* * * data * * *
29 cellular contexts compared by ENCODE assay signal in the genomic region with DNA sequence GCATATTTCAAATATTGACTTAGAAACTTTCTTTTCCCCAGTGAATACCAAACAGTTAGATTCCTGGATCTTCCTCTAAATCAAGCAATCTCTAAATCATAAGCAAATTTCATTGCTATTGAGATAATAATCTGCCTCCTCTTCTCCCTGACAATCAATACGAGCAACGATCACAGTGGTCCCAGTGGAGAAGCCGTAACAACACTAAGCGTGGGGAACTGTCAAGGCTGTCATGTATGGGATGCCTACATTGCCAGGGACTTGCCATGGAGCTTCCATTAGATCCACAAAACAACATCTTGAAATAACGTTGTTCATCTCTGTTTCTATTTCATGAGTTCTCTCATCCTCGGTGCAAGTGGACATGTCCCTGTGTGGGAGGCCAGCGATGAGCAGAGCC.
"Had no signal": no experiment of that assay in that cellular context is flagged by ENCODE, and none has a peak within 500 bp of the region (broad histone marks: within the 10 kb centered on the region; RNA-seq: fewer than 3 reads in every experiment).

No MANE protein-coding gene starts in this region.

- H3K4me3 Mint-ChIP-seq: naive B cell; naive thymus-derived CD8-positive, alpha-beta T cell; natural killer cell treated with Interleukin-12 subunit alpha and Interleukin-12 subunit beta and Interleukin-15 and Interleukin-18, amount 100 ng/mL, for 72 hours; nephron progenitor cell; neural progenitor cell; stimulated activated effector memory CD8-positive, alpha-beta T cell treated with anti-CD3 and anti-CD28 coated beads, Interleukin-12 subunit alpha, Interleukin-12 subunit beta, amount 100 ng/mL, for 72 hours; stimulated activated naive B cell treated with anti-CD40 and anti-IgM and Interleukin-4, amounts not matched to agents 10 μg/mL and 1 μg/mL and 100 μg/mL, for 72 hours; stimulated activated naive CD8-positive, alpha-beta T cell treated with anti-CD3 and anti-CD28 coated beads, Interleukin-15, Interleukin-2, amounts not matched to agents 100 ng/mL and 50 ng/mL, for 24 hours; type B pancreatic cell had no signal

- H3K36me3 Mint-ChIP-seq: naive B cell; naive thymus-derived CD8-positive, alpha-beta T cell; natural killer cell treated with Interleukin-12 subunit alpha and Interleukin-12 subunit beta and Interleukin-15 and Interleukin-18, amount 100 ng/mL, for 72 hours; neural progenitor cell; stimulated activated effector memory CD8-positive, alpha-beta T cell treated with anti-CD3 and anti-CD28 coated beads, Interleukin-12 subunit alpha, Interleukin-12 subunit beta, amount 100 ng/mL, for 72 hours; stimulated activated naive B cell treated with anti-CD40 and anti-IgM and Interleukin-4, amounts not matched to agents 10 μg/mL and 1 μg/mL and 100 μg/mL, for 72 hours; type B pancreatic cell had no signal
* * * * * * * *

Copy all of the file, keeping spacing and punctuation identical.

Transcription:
29 cellular contexts compared by ENCODE assay signal in the genomic region with DNA sequence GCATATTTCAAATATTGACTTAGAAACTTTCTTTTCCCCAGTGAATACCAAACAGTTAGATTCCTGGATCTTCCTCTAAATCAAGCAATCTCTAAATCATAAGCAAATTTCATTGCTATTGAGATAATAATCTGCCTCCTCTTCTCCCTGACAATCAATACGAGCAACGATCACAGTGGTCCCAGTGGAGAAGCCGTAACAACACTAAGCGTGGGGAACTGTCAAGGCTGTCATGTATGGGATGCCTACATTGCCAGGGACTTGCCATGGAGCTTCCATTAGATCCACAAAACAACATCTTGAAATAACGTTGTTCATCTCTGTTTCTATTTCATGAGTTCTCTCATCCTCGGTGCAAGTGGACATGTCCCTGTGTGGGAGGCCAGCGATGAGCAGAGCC.
"Had no signal": no experiment of that assay in that cellular context is flagged by ENCODE, and none has a peak within 500 bp of the region (broad histone marks: within the 10 kb centered on the region; RNA-seq: fewer than 3 reads in every experiment).

No MANE protein-coding gene starts in this region.

- H3K4me3 Mint-ChIP-seq: naive B cell; naive thymus-derived CD8-positive, alpha-beta T cell; natural killer cell treated with Interleukin-12 subunit alpha and Interleukin-12 subunit beta and Interleukin-15 and Interleukin-18, amount 100 ng/mL, for 72 hours; nephron progenitor cell; neural progenitor cell; stimulated activated effector memory CD8-positive, alpha-beta T cell treated with anti-CD3 and anti-CD28 coated beads, Interleukin-12 subunit alpha, Interleukin-12 subunit beta, amount 100 ng/mL, for 72 hours; stimulated activated naive B cell treated with anti-CD40 and anti-IgM and Interleukin-4, amounts not matched to agents 10 μg/mL and 1 μg/mL and 100 μg/mL, for 72 hours; stimulated activated naive CD8-positive, alpha-beta T cell treated with anti-CD3 and anti-CD28 coated beads, Interleukin-15, Interleukin-2, amounts not matched to agents 100 ng/mL and 50 ng/mL, for 24 hours; type B pancreatic cell had no signal

- H3K36me3 Mint-ChIP-seq: naive B cell; naive thymus-derived CD8-positive, alpha-beta T cell; natural killer cell treated with Interleukin-12 subunit alpha and Interleukin-12 subunit beta and Interleukin-15 and Interleukin-18, amount 100 ng/mL, for 72 hours; neural progenitor cell; stimulated activated effector memory CD8-positive, alpha-beta T cell treated with anti-CD3 and anti-CD28 coated beads, Interleukin-12 subunit alpha, Interleukin-12 subunit beta, amount 100 ng/mL, for 72 hours; stimulated activated naive B cell treated with anti-CD40 and anti-IgM and Interleukin-4, amounts not matched to agents 10 μg/mL and 1 μg/mL and 100 μg/mL, for 72 hours; type B pancreatic cell had no signal